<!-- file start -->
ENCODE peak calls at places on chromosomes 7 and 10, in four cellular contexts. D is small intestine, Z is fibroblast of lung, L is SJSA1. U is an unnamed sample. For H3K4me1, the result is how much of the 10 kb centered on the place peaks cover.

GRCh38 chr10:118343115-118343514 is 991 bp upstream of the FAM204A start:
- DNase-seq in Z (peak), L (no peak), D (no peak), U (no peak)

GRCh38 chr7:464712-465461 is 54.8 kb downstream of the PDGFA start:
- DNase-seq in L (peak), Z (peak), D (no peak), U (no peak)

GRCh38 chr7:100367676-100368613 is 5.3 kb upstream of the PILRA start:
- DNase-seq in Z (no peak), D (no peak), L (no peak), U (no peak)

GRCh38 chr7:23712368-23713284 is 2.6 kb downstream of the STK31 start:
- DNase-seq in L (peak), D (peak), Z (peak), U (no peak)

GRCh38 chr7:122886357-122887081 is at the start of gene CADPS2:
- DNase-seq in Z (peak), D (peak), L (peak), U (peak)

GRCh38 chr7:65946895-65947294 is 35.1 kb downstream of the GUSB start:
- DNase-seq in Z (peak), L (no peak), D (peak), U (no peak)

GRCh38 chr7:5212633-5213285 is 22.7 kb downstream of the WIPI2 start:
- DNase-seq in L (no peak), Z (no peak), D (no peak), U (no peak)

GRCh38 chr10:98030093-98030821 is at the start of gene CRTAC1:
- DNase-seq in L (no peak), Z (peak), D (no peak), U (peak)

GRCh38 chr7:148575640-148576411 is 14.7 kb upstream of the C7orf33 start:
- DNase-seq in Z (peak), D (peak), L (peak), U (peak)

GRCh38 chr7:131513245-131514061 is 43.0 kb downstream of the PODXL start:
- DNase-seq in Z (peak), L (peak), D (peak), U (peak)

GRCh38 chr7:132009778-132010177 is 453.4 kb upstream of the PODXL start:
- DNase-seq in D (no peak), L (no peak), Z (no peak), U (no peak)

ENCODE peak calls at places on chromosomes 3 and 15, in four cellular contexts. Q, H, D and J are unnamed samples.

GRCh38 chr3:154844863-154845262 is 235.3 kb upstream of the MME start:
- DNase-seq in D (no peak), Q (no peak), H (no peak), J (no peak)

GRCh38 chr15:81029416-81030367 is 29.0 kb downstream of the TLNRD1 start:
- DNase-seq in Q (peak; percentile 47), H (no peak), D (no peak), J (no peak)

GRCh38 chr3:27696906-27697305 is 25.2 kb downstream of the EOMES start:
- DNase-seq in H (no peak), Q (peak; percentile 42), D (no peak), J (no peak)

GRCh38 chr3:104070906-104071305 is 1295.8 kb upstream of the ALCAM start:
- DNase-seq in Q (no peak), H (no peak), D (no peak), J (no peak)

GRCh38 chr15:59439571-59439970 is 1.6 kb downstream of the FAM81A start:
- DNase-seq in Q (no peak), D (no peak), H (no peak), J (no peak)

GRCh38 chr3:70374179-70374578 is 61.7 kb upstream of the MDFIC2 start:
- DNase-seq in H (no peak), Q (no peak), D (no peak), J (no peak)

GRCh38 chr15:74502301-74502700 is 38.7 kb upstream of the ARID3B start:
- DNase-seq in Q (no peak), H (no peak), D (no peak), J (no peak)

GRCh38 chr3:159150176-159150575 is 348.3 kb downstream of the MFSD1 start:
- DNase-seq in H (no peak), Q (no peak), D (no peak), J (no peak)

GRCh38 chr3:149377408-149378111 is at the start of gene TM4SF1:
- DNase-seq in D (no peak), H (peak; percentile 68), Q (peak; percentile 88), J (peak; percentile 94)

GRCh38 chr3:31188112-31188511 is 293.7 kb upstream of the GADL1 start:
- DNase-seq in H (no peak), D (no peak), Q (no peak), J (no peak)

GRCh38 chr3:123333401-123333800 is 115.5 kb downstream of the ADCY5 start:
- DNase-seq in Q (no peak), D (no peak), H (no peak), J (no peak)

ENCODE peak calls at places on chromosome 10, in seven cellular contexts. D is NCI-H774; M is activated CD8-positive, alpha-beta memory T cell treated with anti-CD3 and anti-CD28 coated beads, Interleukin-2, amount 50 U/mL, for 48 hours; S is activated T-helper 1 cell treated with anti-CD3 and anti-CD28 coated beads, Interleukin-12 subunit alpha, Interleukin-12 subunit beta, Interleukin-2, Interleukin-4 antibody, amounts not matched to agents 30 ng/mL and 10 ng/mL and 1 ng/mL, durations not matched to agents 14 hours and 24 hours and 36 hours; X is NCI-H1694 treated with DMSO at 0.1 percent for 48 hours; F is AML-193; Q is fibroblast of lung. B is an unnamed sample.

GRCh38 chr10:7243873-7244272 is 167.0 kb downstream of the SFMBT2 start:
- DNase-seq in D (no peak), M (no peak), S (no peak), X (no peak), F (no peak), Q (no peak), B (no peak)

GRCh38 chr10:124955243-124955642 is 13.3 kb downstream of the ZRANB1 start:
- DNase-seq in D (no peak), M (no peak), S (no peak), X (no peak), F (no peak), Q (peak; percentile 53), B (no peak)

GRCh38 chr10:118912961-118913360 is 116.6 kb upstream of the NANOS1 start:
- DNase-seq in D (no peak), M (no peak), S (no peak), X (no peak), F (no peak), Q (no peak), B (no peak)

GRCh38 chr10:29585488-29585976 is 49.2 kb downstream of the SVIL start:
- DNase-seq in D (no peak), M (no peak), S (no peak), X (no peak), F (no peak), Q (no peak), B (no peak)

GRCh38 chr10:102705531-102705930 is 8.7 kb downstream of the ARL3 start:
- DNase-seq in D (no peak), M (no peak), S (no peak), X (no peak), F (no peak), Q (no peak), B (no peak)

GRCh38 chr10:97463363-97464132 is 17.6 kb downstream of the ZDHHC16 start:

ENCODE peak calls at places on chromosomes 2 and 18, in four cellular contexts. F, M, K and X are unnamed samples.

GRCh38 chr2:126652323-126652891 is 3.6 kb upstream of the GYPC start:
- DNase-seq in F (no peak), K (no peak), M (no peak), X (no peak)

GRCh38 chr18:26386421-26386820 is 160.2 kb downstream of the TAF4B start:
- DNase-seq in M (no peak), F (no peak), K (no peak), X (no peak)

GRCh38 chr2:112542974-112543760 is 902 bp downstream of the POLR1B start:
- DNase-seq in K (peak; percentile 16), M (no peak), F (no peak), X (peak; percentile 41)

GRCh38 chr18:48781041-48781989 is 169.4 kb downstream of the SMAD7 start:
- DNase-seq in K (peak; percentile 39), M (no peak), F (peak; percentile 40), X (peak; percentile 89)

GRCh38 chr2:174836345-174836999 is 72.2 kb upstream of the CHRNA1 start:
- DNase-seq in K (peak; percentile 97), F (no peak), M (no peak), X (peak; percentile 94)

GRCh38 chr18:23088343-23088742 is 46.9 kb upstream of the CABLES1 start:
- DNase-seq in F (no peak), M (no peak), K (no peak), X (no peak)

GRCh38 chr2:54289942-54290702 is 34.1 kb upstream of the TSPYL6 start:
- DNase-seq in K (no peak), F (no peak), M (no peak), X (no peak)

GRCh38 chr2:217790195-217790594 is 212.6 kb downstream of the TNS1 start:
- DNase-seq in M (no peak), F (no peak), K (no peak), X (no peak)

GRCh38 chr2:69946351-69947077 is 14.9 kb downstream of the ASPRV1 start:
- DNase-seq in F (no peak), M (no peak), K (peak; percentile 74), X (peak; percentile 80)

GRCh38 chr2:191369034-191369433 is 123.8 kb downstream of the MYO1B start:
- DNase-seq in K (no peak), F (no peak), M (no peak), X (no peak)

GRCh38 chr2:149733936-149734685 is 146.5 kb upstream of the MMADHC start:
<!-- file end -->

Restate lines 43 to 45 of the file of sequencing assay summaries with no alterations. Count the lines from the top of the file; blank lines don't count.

GRCh38 chr3:31188112-31188511 is 293.7 kb upstream of the GADL1 start:
- DNase-seq in H (no peak), D (no peak), Q (no peak), J (no peak)

GRCh38 chr3:123333401-123333800 is 115.5 kb downstream of the ADCY5 start: